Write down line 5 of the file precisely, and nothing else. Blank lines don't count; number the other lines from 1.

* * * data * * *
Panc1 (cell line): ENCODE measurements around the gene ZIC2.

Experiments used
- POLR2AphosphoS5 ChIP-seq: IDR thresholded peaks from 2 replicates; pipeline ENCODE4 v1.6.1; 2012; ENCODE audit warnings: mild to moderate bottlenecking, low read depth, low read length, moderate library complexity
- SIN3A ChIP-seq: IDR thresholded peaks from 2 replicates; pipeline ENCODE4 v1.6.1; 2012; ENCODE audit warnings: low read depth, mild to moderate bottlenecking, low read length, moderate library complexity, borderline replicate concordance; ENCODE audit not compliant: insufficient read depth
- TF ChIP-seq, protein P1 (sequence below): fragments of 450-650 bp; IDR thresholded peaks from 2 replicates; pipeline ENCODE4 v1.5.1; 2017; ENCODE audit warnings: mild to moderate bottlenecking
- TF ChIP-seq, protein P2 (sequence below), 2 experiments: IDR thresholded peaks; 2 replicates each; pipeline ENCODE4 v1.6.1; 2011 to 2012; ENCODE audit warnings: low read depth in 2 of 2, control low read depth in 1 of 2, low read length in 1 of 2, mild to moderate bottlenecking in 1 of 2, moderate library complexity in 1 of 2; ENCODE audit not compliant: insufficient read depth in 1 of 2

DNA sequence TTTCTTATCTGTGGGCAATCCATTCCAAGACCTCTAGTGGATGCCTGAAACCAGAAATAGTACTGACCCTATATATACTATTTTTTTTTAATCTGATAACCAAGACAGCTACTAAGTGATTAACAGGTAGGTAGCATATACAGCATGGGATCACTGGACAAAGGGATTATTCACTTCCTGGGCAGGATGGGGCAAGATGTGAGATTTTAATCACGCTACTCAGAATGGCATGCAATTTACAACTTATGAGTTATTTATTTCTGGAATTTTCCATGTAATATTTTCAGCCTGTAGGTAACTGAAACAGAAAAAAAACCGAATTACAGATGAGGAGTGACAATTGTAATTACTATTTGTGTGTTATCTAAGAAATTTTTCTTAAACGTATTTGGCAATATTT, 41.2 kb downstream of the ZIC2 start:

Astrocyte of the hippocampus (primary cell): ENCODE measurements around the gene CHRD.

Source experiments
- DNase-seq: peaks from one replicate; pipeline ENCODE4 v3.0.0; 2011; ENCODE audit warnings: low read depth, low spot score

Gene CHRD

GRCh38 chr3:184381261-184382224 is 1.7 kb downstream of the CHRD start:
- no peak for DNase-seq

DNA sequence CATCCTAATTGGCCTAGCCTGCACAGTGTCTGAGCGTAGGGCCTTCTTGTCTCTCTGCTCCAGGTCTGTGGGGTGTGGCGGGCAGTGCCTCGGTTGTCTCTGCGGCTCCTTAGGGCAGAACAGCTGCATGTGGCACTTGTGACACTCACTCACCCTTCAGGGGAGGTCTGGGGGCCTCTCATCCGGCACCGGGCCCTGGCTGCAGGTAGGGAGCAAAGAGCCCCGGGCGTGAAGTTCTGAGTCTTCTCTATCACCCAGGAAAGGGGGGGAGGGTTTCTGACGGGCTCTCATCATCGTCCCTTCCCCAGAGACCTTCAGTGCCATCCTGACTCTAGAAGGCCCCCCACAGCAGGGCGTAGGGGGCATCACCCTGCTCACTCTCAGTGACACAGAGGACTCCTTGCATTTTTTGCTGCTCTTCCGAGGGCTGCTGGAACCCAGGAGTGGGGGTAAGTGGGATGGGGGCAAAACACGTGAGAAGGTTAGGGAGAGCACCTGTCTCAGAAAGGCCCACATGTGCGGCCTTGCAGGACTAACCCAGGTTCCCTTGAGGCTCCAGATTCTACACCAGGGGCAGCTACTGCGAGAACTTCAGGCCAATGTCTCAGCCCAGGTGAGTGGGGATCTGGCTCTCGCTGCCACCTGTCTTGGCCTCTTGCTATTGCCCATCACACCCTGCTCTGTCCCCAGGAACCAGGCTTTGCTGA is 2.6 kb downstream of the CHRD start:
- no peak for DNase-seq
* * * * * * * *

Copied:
- TF ChIP-seq, protein P1 (sequence below): fragments of 450-650 bp; IDR thresholded peaks from 2 replicates; pipeline ENCODE4 v1.5.1; 2017; ENCODE audit warnings: mild to moderate bottlenecking